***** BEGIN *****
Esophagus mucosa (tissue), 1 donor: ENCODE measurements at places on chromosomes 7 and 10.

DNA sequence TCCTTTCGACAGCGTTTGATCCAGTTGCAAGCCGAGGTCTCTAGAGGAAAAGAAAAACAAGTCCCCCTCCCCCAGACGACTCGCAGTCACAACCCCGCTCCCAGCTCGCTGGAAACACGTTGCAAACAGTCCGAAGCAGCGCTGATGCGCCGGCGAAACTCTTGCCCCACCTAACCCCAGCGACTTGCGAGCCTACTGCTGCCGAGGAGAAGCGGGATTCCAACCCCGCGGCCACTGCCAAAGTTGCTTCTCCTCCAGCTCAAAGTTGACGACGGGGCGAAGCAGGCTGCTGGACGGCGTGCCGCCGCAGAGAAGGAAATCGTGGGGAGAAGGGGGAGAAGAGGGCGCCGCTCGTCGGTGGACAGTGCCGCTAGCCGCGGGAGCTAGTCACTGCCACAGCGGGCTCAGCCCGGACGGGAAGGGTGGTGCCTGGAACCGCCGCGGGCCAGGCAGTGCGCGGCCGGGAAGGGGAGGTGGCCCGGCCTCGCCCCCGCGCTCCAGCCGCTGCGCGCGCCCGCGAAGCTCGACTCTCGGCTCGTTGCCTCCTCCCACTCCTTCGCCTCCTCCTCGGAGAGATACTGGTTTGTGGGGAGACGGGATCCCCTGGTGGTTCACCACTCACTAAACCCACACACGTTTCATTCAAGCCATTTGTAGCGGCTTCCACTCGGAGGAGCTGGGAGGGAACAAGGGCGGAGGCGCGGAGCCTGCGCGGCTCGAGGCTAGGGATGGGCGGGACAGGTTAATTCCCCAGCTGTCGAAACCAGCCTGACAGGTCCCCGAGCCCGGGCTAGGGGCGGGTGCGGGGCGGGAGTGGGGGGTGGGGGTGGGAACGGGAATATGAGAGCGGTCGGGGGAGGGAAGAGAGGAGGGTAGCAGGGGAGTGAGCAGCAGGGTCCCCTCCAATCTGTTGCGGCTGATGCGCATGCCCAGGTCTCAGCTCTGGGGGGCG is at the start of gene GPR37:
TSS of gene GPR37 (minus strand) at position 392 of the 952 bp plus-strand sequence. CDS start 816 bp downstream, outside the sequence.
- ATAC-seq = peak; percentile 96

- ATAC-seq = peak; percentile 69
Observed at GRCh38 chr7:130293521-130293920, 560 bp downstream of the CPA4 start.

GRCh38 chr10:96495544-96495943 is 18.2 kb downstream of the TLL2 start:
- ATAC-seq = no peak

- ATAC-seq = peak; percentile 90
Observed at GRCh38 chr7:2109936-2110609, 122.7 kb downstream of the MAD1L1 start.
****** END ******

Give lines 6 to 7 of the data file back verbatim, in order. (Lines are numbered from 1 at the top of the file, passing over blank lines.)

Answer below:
Observed at GRCh38 chr7:130293521-130293920, 560 bp downstream of the CPA4 start.

GRCh38 chr10:96495544-96495943 is 18.2 kb downstream of the TLL2 start: